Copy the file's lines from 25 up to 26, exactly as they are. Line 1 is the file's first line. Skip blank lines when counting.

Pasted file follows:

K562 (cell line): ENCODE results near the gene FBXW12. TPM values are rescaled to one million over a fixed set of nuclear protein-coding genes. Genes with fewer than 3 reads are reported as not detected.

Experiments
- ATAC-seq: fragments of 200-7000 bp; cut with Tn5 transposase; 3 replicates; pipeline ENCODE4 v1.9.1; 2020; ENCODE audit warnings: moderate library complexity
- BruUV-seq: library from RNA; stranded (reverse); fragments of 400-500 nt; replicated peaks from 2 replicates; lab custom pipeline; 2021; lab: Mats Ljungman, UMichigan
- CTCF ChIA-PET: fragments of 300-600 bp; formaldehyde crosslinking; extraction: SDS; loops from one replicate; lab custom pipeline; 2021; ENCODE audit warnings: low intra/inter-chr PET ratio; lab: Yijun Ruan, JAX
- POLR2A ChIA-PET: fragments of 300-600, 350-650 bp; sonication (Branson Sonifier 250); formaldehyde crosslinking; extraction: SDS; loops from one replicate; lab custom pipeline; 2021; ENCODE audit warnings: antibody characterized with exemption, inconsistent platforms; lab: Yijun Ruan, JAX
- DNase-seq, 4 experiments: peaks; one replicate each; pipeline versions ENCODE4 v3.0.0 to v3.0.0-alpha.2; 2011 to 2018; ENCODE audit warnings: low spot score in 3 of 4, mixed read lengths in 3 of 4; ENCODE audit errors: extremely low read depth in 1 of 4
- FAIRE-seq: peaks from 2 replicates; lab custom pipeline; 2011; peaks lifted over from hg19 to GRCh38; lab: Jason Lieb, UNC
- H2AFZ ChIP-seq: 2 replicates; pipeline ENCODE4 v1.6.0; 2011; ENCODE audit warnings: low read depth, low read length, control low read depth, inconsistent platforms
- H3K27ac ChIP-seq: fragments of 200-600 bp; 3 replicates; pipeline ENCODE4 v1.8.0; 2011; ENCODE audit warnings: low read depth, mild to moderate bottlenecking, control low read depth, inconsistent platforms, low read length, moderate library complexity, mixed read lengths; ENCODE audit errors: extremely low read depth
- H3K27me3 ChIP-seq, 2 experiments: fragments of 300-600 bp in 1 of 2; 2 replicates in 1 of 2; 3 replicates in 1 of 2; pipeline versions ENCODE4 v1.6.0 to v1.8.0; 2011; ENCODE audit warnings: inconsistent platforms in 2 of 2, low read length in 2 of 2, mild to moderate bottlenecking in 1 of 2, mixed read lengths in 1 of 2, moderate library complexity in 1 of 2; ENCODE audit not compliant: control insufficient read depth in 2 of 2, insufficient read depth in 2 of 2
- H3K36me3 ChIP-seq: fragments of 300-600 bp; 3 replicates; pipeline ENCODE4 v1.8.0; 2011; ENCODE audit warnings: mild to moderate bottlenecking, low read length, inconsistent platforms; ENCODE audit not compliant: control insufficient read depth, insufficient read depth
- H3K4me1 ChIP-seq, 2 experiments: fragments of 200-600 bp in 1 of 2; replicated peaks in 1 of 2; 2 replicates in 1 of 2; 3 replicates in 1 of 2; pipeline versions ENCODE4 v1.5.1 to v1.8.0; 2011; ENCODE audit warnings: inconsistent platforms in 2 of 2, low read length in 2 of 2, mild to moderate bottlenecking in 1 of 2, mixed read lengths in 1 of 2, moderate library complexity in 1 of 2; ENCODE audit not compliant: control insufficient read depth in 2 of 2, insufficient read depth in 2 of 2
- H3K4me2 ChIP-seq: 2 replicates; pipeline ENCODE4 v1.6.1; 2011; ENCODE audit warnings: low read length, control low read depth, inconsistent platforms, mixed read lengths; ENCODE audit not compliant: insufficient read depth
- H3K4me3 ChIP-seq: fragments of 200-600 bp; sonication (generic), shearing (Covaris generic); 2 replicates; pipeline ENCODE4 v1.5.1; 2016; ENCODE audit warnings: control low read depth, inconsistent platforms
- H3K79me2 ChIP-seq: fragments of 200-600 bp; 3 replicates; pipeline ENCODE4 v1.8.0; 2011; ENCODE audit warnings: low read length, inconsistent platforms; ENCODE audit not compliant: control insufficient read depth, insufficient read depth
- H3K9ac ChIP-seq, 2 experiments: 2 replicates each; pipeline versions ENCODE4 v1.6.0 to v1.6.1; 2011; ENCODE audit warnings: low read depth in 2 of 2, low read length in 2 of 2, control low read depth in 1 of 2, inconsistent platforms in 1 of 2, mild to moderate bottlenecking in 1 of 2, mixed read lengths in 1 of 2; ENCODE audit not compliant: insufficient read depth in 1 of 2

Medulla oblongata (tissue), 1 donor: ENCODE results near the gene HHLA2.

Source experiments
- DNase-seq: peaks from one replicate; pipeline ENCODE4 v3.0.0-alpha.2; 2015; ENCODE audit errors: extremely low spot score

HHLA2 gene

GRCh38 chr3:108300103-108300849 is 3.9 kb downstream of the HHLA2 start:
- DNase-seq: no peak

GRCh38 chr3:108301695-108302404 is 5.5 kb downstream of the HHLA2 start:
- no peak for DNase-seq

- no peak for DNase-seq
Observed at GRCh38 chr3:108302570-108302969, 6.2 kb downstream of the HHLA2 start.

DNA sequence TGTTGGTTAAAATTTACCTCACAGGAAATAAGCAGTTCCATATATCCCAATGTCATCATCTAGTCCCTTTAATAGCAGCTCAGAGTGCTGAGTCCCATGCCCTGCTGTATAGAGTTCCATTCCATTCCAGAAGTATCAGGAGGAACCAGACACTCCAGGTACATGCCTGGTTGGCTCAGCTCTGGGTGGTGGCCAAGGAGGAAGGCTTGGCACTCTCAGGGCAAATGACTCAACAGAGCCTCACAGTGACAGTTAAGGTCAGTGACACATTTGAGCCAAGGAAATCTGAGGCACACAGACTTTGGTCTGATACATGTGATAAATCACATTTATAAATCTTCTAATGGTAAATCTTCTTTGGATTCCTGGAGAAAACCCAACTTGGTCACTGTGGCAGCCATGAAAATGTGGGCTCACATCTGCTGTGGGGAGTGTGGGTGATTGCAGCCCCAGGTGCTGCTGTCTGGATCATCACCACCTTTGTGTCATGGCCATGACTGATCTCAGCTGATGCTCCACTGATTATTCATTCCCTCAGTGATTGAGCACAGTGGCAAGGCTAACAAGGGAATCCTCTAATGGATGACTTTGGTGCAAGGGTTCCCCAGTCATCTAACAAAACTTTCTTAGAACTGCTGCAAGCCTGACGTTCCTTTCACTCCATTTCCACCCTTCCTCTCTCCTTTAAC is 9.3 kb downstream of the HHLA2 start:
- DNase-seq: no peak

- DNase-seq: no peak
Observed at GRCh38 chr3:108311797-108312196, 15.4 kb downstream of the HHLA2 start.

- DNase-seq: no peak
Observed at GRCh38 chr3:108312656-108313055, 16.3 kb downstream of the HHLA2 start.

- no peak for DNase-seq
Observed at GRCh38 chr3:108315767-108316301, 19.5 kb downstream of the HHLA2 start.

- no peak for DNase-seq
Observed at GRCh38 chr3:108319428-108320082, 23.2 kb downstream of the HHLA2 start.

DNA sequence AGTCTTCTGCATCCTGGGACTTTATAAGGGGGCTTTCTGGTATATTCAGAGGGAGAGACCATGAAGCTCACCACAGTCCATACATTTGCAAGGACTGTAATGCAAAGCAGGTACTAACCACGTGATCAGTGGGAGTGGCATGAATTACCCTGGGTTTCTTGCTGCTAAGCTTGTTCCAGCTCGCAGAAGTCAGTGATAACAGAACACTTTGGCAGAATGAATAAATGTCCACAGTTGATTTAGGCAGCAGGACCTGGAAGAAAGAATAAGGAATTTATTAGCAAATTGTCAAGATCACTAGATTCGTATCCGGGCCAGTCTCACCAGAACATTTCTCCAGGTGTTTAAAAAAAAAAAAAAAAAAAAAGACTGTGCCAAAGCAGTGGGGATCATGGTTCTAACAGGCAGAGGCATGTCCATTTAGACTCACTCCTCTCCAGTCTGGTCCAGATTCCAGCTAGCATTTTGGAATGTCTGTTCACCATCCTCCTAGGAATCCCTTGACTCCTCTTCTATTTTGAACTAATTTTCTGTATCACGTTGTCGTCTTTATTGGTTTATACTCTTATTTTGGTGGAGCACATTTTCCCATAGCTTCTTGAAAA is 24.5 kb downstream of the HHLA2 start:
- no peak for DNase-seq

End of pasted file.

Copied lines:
- no peak for DNase-seq

- no peak for DNase-seq